Sometimes when unconfidence fills you, it is hard to even think there is another way. It feels like you are condemned to feel unconfident forever, it’s just who you are….and there is no way out
And then, when you DO find something that enables you to be with your horse, be that little bit more confident, you cling to it like a lifebelt – grasping tight with your hands and heart.
And that is fine, that lifebelt has saved your confidence, got you back out and about with your horse, so that is a GOOD thing, right?
Well yes…..and no.
I run Horse Agility days in several locations on a regular basis. On one particular day a while ago we had a mix of old and new people. One person, Let’s call her Sandra, was thrilled to have loaded and brought her horse, a lovely mare, as she had recently been on a two day trailer loading course to help fix things. Learning to use a particular form of pressure halter and using the ask and release one step at a time approach had worked there, and she was thrilled about it.
So off we went, I did the safety briefing, and a short talk on horse psychology, using approach and retreat when your horse is worried about something, circling away and coming back…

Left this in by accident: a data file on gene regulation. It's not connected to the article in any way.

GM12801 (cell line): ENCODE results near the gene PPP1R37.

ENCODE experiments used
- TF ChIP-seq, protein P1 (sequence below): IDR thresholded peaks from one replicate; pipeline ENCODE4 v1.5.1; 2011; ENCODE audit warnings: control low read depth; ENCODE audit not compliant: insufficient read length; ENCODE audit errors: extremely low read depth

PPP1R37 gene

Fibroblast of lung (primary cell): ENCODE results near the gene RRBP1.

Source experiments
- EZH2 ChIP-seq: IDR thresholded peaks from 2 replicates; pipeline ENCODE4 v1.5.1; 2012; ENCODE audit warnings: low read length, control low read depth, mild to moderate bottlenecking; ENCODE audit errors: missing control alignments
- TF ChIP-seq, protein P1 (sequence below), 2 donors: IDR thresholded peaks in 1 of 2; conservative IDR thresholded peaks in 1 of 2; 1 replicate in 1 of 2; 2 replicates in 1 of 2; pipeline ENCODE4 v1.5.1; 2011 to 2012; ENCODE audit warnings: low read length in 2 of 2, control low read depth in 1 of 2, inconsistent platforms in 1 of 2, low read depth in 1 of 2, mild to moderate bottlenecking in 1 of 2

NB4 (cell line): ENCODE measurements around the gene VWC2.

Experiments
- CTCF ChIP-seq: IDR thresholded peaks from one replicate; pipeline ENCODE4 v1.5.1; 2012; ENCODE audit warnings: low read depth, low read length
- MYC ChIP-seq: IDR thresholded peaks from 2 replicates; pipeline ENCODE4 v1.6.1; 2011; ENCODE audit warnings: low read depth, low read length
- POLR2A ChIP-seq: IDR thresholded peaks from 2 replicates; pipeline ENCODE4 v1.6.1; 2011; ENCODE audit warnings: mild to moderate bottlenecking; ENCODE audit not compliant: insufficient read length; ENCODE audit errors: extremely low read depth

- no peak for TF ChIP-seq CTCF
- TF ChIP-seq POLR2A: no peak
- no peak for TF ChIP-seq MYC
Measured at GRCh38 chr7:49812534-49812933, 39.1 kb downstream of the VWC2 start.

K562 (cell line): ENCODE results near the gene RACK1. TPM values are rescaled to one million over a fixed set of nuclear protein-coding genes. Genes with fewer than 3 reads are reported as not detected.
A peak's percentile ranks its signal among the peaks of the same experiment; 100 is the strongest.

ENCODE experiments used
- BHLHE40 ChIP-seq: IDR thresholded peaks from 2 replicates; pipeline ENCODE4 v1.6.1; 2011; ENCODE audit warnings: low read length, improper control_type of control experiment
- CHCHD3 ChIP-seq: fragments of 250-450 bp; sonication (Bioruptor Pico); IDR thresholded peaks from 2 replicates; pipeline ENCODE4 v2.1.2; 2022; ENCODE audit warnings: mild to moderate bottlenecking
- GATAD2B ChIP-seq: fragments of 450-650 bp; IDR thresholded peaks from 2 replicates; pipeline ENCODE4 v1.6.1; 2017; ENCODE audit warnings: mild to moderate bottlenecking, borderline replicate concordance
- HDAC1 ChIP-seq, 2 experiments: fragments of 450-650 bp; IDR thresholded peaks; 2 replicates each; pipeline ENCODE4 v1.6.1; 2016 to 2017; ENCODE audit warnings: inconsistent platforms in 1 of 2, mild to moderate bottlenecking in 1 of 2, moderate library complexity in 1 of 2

And off everyone went to play with the various obstacles.
There are many obstacles in Horse Agility – -the scariest of which for most horses is a curtain of flapping tape….
It is also the most appealing for humans, as it represents a real achievement: “I got my horse through the curtain!”
That combination represents a challenge for many people new to the sport” our instinct is to get our horse through the curtain so show how great our horsemanship or relationship is – our horse’s instinct to stay well away from that flappy, unpredictable thing and definitely not go through it.
I use the curtain on a lot of my confidence building courses not as an obstacle to overcome – but as a tool to help us build and develop our relationship with our horse – and to learn the skills of building confidence in our horses.